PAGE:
Cook, Ewing Lamont Research Professor at Lamont-Doherty Earth Observatory, will develop a new drought atlas — a benchmark reconstruction of past hydroclimatic variability from tree rings — called the Northern Hemisphere Drought Atlas (NHDA).
The applications of the NHDA are many and it will significantly advance understanding of the causes of hydroclimatic variability, how this variability has impacted humanity and the environment in the past, and how it may do so in the future. The NHDA will be useful to scientists across a broad range of research disciplines including climate modeling, global change, hydrology, ecology, and archeology. It will also provide critical and impactful results to governments for decision-making and policy, as well as to industry, finance, NGOs, and insurance providers, on matters relating to food, water, energy.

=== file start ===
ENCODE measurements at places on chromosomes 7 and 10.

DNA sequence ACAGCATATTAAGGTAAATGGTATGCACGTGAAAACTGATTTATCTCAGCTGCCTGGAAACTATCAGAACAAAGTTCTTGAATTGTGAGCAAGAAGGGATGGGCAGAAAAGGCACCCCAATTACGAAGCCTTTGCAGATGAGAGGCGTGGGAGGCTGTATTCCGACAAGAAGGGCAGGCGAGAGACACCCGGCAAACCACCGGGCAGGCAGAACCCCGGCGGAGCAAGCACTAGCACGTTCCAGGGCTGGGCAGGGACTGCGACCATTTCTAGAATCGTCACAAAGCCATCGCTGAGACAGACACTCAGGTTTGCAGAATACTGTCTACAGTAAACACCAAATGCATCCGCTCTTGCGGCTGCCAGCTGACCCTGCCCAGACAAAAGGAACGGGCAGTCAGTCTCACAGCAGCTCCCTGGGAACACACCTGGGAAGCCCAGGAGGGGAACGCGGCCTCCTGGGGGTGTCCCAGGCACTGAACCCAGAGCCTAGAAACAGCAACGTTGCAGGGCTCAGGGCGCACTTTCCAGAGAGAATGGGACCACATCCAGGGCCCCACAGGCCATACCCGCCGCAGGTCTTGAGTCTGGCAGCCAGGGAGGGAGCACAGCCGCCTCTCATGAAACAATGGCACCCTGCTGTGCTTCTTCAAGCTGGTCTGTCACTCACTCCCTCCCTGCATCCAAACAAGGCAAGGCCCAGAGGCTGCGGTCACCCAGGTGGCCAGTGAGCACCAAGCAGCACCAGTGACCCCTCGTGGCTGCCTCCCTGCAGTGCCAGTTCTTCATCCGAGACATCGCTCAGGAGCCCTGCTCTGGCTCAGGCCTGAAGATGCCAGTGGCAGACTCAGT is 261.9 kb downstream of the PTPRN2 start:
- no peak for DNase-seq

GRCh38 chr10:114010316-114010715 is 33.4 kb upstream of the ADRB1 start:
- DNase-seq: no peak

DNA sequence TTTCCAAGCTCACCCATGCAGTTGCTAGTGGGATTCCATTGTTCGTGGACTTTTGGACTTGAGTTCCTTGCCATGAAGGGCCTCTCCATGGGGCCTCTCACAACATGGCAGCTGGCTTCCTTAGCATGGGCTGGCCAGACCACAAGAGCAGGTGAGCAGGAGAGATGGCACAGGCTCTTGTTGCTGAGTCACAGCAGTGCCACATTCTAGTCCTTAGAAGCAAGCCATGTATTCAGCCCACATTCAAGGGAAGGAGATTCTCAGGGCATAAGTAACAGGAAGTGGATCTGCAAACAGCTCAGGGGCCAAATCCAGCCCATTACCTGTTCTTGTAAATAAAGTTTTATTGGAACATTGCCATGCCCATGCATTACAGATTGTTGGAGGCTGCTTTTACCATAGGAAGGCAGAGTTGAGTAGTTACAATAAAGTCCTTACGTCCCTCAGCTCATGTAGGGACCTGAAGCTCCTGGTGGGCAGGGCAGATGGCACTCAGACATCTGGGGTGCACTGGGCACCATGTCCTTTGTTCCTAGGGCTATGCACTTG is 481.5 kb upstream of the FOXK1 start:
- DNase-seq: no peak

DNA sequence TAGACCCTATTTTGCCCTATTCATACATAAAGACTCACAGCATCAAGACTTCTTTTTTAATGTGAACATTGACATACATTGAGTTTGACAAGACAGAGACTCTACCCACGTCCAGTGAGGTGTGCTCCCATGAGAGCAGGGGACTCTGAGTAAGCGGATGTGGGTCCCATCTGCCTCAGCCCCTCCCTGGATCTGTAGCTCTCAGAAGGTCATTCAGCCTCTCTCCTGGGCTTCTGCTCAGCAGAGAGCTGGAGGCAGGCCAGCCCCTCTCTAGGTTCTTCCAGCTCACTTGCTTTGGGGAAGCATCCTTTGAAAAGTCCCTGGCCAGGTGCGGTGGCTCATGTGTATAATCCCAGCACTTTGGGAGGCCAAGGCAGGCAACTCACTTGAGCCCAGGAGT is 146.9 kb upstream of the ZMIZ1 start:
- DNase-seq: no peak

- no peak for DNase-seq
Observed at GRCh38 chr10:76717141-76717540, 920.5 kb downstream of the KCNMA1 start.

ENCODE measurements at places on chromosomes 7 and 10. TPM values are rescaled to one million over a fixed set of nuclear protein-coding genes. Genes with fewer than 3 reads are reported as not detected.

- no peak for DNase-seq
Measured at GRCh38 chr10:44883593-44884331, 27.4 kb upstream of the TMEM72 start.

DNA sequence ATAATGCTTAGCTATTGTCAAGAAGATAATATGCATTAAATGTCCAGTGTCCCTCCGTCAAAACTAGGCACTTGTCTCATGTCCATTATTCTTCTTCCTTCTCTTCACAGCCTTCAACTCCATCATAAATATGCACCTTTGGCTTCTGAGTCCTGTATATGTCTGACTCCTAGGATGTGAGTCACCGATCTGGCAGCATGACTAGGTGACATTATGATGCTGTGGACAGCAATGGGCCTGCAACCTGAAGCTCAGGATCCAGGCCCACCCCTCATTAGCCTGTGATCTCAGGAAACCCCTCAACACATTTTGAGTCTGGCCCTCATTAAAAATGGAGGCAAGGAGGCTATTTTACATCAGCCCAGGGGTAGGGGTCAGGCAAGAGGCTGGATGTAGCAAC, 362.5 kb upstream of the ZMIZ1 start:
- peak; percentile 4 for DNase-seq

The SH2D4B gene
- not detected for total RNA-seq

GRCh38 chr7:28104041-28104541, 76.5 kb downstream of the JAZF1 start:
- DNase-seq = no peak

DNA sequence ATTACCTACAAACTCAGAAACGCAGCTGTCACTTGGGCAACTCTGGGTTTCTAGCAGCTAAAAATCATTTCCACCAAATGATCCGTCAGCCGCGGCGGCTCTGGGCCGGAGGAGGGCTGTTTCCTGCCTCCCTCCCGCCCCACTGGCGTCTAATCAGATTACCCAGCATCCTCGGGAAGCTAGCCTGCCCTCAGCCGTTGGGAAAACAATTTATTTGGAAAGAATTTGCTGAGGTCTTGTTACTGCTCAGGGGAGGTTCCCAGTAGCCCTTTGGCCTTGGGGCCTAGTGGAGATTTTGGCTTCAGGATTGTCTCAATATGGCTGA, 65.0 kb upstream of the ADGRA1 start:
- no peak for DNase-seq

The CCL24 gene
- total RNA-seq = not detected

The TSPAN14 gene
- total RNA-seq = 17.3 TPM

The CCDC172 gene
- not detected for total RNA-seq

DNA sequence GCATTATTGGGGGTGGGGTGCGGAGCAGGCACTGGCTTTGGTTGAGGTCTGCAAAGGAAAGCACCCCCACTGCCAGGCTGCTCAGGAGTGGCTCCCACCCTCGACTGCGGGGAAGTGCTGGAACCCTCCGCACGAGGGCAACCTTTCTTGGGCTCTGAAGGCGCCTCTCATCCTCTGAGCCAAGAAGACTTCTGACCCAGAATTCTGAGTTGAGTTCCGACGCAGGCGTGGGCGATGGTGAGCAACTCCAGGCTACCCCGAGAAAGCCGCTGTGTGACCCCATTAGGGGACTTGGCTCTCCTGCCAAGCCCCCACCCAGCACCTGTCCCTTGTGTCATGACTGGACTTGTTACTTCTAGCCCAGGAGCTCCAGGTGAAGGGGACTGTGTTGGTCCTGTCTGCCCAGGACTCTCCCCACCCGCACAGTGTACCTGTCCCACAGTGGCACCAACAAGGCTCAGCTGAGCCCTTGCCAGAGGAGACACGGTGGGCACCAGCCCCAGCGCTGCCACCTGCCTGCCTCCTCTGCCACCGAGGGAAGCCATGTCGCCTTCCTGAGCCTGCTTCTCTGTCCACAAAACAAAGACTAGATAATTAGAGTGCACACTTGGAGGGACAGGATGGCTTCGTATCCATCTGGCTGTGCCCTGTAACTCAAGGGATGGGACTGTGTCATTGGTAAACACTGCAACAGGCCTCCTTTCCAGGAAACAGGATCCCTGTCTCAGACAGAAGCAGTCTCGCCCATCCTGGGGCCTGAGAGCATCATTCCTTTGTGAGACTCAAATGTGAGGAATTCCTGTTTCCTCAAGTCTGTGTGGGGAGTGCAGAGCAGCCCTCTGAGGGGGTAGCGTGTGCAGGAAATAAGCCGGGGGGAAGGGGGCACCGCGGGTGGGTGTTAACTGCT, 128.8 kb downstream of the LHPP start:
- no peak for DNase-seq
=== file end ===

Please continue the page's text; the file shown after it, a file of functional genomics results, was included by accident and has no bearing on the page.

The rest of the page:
In addition to providing space-time reconstructions of hydroclimatic variability covering most of the Common Era, the NHDA can be used to explicitly reconstruct streamflow for water resources applications. It will have the ability to track future changes in hydroclimate in near-real time through updates of instrumental data seamlessly ‘blended’ with the tree-ring reconstructions, thus keeping the NHDA a ‘living’ product for future use without the need to recalculate the tree-ring reconstructions themselves.